Inside Story is...digressive and centrifugal, its freewheeling structure, which flits among memories nonchronologically, suggestive of what remembering the past is actually like ... his 'destined mood'...is one of slow-burning happiness, a buoyant wonder at the daily recurring miracle of existence. Some readers will find this all deplorably smug (a charge levelled at Amis on more than one occasion), but the self-pleased protagonist may be no more of a confection than the customary self-loathing one ... it’s hard to shake the suspicion that the author is playing a taunting game of preëmption, puffing up his narrator so as to later tear him down ... the pages on [Philip Larkin] here represent a valuable supplement to an already ample body of criticism ... the book’s hybrid genre, the way it teasingly straddles the fact-fiction borderline, begins to pay off ... Amis has written about love and lust so many times before that in the Phelps sections of Inside Story, vivid though they sometimes are, he seems to be relying on imaginative muscle memory. The same cannot be said about the book’s treatment of male friendship, a relatively novel theme for Amis ... some of the book’s most powerful moments come when we glimpse a simmering competitiveness beneath the tranquil surface of [Amis and Hitchens's] friendship ... Such vignettes are a main attraction of Inside Story, whose narrative elements—including the Phelps affair, the gossipy observations and asides, and the lit-crit musings and creative-writing tips—retain, across the book’s five hundred pages, a miscellaneous quality, as if Amis’s grab-bag structure had been masking some measure of creative lassitude, even appetitive excess ... it’s hard to fight the feeling that the novel’s air of achieved ambition has come at the cost of a more substantial achievement. Whatever else it may be, Inside Story is unmistakably the work of a man with nothing left to prove.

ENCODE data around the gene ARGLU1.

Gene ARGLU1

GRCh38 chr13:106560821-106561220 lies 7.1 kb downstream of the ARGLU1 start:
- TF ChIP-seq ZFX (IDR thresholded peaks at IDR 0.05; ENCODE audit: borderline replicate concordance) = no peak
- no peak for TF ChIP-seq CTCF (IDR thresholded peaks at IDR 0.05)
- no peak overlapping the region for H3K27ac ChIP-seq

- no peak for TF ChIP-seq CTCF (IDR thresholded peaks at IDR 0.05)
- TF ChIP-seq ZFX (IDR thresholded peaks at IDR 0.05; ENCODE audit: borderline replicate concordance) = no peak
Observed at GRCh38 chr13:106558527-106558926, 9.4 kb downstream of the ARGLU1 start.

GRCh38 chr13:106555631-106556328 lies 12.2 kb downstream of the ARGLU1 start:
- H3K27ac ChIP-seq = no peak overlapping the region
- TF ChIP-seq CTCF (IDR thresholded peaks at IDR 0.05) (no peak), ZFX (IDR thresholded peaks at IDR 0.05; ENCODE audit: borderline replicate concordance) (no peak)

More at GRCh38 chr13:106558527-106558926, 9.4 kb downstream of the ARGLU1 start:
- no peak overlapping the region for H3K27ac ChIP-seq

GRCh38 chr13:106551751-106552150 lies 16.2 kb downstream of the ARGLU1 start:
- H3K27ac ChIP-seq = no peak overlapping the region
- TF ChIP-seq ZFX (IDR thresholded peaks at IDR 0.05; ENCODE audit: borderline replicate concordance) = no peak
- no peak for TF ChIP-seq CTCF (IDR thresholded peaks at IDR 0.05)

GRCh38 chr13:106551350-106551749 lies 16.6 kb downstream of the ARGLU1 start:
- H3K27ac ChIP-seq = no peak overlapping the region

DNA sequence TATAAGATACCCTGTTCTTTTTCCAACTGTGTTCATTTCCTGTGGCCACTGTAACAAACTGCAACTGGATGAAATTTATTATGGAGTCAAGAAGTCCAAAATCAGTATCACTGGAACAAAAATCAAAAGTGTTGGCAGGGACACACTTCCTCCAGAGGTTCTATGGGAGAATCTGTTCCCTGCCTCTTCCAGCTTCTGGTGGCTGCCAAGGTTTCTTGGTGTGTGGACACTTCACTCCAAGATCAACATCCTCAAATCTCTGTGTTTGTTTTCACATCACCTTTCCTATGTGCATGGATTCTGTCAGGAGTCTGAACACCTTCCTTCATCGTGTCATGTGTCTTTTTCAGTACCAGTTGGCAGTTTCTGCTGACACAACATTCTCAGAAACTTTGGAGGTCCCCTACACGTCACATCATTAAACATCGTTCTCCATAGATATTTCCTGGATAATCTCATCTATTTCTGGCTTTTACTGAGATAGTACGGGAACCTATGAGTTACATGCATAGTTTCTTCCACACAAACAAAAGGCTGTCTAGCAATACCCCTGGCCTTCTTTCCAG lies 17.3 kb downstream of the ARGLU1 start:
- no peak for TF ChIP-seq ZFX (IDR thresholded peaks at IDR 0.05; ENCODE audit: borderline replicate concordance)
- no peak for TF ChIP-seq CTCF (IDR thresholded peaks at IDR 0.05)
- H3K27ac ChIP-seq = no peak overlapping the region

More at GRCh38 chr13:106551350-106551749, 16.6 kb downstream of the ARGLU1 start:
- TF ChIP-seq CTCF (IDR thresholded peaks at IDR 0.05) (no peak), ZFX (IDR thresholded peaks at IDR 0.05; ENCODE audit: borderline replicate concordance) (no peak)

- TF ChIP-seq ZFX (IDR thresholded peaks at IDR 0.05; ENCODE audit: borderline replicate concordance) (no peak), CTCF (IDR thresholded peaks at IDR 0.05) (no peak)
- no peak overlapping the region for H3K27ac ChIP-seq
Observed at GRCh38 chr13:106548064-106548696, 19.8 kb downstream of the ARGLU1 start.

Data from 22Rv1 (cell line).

The book is a 'novelized autobiography' — an unstable and charismatic compound of fact and fiction. Amis revisits stories he told in his memoir Experience. Some other passages have been grafted from his essays and speeches. He reproduces a New Yorker article in its entirety ... Amis feels a bit like a beloved vice these days. You read him through your fingers. As a critic, he remains strong and original. His memoir is a model of the form ... Inside Story is rife with dreams, sex fantasies and maundering meditations on Jewishness, a longstanding obsession. The book feels built to baffle. It is an orgy of inconsistencies and inexplicable technical choices ... Most maddening of all, Inside Story also includes some of Amis’s best writing to date.
Martin Amis begins this baggy, curious book with an account of how it nearly wasn’t written. He had a go at it more than a decade ago, he confesses … We start…with the author, like Jagger on the opening leg of the latest farewell tour, cranking himself up to deliver the hits … There have always been two extremes in Amis’s writing, that brilliant observational gift for ironies and a sort of elevated melodrama that stands in for a fuller range of emotion. Both still compete for attention here. There are perfectly crafted scenes that capture the creeping shocks of mortality …but they are rarely left to speak for themselves. Instead, they are bookended with mannered, self-absorbed reflections on the Holocaust, or the state of Israel, or the fall of the twin towers, or hangovers, or full stops.